I'm not sure that I should post this. I'm in a bad frame of mind and this is so fucking LiveJournal, but here it is. The history of what is wrong with me, submitted to the internet like an error report from HijackThis.



In the future people will no longer want nostrils on their faces, but will instead have them removed and grafted onto their elbows. The chief advantage of these 'smelbows' is that when an unpleasant smell is detected, you will be able to merely roll down your sleeves.


Banks: See Hear

After this incident Mum drew my attention to this:

Thursday 15 February - Programme Information - See Hear, Saturday 17th February, BBC2 @ 12pm.

In this week's programme, presented by Memnos Costi and Elizabeth Young, we look at the problems facing deaf people trying to access banks and building societies.

The item looks at how banks and building societies deal with issues such as contact via third parties; TypeTalk and textphones; lost or stolen cards and the provision of interepreters. Underpinning many of the stories featured in the film is the conflict that arises between banks and their deaf customers over what 'reasonable adjustment' to goods and services, as laid down in the Disability Discrimination Act (DDA), actually means.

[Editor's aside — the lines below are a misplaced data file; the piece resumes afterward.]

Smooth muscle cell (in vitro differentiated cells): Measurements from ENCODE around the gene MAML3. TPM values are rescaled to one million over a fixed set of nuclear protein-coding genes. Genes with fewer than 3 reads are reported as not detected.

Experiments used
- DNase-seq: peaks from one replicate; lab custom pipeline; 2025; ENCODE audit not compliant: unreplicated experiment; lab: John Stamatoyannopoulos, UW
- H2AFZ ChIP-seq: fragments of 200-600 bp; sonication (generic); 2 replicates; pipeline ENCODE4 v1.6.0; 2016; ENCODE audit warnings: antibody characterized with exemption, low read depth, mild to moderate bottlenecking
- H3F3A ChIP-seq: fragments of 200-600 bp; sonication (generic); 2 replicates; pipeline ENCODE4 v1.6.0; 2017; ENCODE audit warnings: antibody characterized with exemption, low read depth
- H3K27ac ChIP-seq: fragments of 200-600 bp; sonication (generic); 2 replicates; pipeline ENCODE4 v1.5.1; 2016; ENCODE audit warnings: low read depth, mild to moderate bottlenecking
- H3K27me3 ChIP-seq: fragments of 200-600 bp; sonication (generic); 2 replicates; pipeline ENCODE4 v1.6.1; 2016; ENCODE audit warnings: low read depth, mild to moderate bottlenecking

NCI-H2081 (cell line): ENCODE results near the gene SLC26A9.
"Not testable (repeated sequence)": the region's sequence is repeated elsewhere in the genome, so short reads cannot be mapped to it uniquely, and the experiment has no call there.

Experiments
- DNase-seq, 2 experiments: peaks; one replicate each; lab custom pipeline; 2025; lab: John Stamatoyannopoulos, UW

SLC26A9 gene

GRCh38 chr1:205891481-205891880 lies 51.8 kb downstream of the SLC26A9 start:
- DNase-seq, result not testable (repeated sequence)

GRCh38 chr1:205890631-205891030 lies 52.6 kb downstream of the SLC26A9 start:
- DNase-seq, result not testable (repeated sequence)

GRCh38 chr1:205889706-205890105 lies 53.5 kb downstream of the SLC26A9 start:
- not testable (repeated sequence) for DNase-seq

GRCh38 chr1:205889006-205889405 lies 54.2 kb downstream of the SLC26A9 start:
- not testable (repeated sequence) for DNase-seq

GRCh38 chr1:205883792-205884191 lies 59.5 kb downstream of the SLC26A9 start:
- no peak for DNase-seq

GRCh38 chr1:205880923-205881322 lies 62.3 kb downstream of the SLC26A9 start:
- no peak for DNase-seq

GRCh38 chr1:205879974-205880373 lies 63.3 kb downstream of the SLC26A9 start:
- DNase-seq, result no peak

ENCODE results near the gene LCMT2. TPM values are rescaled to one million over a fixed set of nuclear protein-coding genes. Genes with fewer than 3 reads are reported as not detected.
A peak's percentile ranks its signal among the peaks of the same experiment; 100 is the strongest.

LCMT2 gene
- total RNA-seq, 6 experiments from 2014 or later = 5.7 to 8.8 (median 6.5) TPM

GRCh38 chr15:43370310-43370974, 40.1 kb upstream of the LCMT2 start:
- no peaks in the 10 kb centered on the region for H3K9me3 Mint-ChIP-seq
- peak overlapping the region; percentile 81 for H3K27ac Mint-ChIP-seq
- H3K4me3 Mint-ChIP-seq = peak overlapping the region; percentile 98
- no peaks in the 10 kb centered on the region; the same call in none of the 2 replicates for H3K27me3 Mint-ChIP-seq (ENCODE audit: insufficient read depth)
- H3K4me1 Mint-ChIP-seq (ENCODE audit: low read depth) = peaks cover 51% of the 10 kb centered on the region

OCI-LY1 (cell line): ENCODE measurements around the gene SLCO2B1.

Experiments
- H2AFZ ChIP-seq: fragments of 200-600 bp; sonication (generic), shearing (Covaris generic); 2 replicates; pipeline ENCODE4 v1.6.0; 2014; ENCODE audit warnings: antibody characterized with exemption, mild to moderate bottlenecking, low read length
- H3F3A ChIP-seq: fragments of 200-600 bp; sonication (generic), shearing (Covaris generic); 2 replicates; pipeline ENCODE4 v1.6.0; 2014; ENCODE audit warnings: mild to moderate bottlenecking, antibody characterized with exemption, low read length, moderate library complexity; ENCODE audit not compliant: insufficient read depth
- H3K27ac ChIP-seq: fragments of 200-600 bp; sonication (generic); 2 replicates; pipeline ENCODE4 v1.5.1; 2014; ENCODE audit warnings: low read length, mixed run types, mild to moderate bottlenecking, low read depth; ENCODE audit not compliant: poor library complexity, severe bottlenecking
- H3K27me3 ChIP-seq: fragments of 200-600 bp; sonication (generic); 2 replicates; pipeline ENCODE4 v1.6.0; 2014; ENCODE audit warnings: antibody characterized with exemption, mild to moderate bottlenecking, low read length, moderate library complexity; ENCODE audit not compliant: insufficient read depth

That final sentence sums up the message they tried to shoehorn in - a nice balanced message - explicitly stating that banks are trying hard to cater to deaf people but are being held back by concerns about confidentiality and security. And yet the segment seemed to show that that's far from the truth. After trying over two days to contact ten leading banks by textphone, they got only two to answer - on the second day. Although the talking head for banks assured us that banks are happy to accept typetalk calls, it wasn't much work to find someone who had had their typetalk call refused. Similarly, the talking head told us that banks are happy for a third party to be used to inform them that a card has been stolen. Except that the same person had been refused in this respect as well. To me, this looks like not even trying at all.

Certainly, the segment did make the argument that banks are interpreting the clause 'reasonable adjustment' to do as little as they can. For one thing, it doesn't seem like an unreasonable adjustment just to answer your fucking textphones. For another, most of the 'reasonable adjustments' quoted were with respect to internet banking, which isn't being created with deaf customers in mind. When it comes to making adjustments solely for deaf customers, the banks simply aren't doing it. This isn't a conflict of opinions. It's clear evidence that the DDA is failing.